Because she doesn't understand child - no let's call it 'family' poverty, Ardern is on the brink of making it much worse.

Granted that particular paper was about incomes. But they account for only one aspect of the poverty problem.

When countries redistribute wealth to raise incomes it comes at a cost - joblessness. Peter Whiteford and Willem Adema write:

"...there is an unavoidable trade-off between providing generous assistance to the poor and improving incentives for people to work and provide for themselves. On average across OECD countries, there is a fairly strong correlation between the effectiveness of tax and benefit systems in reducing poverty and the level of family joblessness. The correlation coefficient is 0.63 – implying that every 1 percentage point increase in the level of poverty reduction achieved by the welfare state is associated with an increase in the number of jobless families by 0.63 percentage points. Among the English-speaking countries  the correlation is even stronger (about 0.92), so that Australia and the United Kingdom reduce child poverty very significantly and have very high levels of joblessness among families; while Canada and the United States reduce poverty much less, but have much lower levels of joblessness (although they have much higher poverty among working families with children). That is, in the English-speaking countries the argument made by Adam, Brewer and Shepherd (2006) appears to apply – more generous support to poor families is associated with higher levels of family joblessness."


In a nutshell, for every percentage point family poverty is reduced, joblessness increases.

The possible future Prime Minister will substantially lift benefit incomes for young parents but reduce the incentive to work. Adding $3,120 annually per child aged 2 or under (and that's only one part of her policy) reduces, if not closes, the gap between incomes from work and incomes from benefits. And don't doubt that recipients factor this into a choice between working and staying dependent on the taxpayer.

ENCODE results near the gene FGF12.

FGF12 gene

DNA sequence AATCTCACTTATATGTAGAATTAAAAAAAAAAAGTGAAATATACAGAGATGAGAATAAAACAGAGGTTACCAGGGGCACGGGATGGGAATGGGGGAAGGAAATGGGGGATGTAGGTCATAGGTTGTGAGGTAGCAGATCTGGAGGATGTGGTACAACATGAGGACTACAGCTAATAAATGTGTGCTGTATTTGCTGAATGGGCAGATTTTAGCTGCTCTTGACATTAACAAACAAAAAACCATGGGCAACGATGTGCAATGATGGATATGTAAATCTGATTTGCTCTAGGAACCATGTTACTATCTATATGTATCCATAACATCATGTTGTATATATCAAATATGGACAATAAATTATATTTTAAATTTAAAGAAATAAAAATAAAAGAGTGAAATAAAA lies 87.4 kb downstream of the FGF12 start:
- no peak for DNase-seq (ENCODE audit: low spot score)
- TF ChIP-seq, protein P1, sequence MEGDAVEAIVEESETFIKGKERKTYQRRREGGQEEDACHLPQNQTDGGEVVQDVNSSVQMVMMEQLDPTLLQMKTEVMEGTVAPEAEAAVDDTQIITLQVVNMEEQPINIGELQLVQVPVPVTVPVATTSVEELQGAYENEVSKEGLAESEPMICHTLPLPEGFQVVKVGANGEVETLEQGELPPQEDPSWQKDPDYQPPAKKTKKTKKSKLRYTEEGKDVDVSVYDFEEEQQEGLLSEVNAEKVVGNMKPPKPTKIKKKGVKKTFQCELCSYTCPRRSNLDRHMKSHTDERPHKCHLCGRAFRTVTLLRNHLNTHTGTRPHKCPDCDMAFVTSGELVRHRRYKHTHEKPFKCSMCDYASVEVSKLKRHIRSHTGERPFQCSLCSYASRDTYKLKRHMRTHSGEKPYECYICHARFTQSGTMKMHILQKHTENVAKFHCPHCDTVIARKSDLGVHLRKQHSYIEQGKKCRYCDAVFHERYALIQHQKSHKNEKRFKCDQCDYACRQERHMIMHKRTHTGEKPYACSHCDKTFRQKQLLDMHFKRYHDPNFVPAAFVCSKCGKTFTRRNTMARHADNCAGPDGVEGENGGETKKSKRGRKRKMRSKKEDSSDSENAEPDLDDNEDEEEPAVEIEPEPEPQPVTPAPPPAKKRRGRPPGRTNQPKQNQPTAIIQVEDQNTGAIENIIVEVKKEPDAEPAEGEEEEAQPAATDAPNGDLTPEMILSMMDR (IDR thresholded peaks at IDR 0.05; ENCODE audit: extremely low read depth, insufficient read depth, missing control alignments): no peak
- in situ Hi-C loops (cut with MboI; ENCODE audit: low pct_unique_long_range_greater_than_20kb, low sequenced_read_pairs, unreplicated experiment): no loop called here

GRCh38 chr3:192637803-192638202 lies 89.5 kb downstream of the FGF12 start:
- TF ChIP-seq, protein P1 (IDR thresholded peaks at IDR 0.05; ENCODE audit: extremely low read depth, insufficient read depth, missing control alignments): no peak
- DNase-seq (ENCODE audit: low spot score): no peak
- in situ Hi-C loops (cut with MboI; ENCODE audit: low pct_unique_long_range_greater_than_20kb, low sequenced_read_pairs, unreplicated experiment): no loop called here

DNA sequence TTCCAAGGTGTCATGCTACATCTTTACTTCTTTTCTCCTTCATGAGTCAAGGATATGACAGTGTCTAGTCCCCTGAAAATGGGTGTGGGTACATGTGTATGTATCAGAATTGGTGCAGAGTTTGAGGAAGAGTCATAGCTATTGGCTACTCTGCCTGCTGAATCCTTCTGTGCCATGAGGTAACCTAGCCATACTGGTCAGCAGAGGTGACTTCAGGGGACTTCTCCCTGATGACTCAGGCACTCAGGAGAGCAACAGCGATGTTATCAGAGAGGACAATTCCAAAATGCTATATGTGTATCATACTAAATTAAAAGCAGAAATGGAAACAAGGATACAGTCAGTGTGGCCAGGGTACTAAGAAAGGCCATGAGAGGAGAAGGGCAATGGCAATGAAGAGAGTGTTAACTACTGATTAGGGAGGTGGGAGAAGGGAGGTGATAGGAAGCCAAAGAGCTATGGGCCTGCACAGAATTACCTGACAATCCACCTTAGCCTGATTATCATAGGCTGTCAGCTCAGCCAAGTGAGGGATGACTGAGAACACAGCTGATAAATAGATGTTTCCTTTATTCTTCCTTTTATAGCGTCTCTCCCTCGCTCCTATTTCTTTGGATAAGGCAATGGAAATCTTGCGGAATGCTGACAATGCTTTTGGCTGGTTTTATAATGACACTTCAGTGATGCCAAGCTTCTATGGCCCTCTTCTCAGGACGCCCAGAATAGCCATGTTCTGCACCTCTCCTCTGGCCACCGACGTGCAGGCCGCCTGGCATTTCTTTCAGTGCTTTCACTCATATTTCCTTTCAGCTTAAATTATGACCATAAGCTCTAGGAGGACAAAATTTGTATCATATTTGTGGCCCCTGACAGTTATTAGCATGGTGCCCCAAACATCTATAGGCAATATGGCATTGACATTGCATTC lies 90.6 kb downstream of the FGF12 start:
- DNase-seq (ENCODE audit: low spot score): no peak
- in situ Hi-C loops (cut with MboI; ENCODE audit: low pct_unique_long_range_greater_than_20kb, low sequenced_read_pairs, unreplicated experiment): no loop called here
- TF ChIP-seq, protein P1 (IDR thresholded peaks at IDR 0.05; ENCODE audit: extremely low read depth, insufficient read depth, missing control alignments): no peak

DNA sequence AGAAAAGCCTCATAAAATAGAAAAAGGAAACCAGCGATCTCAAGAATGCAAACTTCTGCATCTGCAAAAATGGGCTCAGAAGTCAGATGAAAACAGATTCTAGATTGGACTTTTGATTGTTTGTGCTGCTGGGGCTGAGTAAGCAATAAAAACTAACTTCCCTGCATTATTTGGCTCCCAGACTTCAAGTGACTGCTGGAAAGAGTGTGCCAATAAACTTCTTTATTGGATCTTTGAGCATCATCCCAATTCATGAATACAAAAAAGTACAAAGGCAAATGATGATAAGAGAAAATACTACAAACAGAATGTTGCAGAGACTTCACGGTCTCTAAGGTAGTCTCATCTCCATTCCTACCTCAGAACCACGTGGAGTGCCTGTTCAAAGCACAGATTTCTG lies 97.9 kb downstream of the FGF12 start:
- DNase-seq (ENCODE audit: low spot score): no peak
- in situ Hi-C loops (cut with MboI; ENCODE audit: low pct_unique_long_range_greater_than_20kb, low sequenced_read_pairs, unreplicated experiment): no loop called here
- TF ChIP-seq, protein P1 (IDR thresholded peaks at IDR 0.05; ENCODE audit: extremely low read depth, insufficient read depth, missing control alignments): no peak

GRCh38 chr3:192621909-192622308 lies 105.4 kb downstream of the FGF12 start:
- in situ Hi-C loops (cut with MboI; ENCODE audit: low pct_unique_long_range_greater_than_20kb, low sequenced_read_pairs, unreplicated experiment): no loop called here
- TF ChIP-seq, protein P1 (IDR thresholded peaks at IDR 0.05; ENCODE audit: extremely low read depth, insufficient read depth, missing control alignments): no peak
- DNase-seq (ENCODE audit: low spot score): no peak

"I get a good amount of money on the benefit, why bother working?"

Because work has many more benefits than money alone. Most importantly it teaches your children how the real world operates.

The last two decades has seen countries across the western world debating which is the best strategy to get families out of poverty - increasing work participation or redistributing income. National went largely with the former with their welfare reforms. Now there are fewer children benefit-dependent than since the 1980s (though there's a long way to go yet). Ardern though is predominantly choosing the latter. And if she needs the Greens, a softening of the reforms will be inevitable.

While claiming to have researched  child poverty extensively she has ignored the effect that redistribution has on both work participation and relationship status.

NZ Herald's Simon Collins summarized some of the research into the effect of welfare on relationships:

For parents on benefits or low incomes, the tax and benefit system actually created a financial incentive to separate. Economist Patrick Nolan calculated in 2008 that a mother earning $240 a week and an unemployed father would be $132 a week better off apart, even allowing for the extra costs of two households, because of the extra welfare top-ups the mother could get if she lived alone with the children.